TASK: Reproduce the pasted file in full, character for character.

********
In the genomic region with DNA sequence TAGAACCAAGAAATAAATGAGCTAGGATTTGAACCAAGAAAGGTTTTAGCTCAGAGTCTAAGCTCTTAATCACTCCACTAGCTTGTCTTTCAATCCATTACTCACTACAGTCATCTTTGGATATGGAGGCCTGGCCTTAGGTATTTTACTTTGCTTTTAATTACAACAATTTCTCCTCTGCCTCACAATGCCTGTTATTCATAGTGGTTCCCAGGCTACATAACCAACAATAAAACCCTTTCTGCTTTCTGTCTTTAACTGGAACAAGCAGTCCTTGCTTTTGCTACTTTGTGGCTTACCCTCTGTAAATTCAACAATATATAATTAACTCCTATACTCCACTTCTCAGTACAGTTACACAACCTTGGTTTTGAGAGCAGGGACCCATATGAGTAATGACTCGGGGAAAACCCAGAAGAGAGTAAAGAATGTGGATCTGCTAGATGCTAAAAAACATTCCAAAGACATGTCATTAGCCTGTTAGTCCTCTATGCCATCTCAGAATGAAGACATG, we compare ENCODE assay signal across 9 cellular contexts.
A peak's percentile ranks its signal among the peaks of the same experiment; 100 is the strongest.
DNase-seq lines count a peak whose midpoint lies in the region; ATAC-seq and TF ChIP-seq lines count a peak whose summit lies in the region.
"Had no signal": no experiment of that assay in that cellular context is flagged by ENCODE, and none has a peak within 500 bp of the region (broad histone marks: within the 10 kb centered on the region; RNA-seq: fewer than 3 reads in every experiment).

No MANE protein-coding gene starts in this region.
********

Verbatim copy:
In the genomic region with DNA sequence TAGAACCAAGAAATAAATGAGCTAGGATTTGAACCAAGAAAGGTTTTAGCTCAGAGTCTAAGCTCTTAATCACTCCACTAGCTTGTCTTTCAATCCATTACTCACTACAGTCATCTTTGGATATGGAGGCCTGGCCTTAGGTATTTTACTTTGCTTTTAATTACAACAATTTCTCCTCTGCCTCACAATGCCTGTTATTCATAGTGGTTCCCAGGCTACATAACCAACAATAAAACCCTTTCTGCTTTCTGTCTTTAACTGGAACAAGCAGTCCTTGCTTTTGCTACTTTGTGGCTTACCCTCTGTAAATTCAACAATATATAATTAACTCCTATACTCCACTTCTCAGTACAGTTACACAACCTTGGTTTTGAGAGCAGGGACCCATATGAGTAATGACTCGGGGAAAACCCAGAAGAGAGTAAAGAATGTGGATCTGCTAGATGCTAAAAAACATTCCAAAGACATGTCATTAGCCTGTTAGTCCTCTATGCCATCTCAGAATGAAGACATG, we compare ENCODE assay signal across 9 cellular contexts.
A peak's percentile ranks its signal among the peaks of the same experiment; 100 is the strongest.
DNase-seq lines count a peak whose midpoint lies in the region; ATAC-seq and TF ChIP-seq lines count a peak whose summit lies in the region.
"Had no signal": no experiment of that assay in that cellular context is flagged by ENCODE, and none has a peak within 500 bp of the region (broad histone marks: within the 10 kb centered on the region; RNA-seq: fewer than 3 reads in every experiment).

No MANE protein-coding gene starts in this region.